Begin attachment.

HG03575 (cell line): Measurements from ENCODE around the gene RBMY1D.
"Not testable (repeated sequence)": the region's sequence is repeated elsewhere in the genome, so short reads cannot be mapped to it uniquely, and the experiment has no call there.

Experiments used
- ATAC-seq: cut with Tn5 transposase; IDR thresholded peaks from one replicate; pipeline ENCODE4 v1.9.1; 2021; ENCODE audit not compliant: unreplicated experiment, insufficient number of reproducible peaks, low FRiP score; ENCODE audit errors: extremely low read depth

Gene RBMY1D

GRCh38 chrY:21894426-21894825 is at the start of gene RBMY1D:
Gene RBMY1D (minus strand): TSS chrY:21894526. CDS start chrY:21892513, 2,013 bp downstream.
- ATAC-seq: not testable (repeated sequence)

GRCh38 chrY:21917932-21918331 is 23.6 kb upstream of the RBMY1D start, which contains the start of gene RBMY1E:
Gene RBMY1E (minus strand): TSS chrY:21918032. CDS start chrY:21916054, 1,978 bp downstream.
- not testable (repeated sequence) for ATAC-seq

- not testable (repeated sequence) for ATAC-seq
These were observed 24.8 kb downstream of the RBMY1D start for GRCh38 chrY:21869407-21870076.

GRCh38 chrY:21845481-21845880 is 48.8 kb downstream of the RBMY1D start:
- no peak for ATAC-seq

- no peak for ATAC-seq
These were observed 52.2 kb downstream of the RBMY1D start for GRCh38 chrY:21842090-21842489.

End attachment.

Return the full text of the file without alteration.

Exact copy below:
HG03575 (cell line): Measurements from ENCODE around the gene RBMY1D.
"Not testable (repeated sequence)": the region's sequence is repeated elsewhere in the genome, so short reads cannot be mapped to it uniquely, and the experiment has no call there.

Experiments used
- ATAC-seq: cut with Tn5 transposase; IDR thresholded peaks from one replicate; pipeline ENCODE4 v1.9.1; 2021; ENCODE audit not compliant: unreplicated experiment, insufficient number of reproducible peaks, low FRiP score; ENCODE audit errors: extremely low read depth

Gene RBMY1D

GRCh38 chrY:21894426-21894825 is at the start of gene RBMY1D:
Gene RBMY1D (minus strand): TSS chrY:21894526. CDS start chrY:21892513, 2,013 bp downstream.
- ATAC-seq: not testable (repeated sequence)

GRCh38 chrY:21917932-21918331 is 23.6 kb upstream of the RBMY1D start, which contains the start of gene RBMY1E:
Gene RBMY1E (minus strand): TSS chrY:21918032. CDS start chrY:21916054, 1,978 bp downstream.
- not testable (repeated sequence) for ATAC-seq

- not testable (repeated sequence) for ATAC-seq
These were observed 24.8 kb downstream of the RBMY1D start for GRCh38 chrY:21869407-21870076.

GRCh38 chrY:21845481-21845880 is 48.8 kb downstream of the RBMY1D start:
- no peak for ATAC-seq

- no peak for ATAC-seq
These were observed 52.2 kb downstream of the RBMY1D start for GRCh38 chrY:21842090-21842489.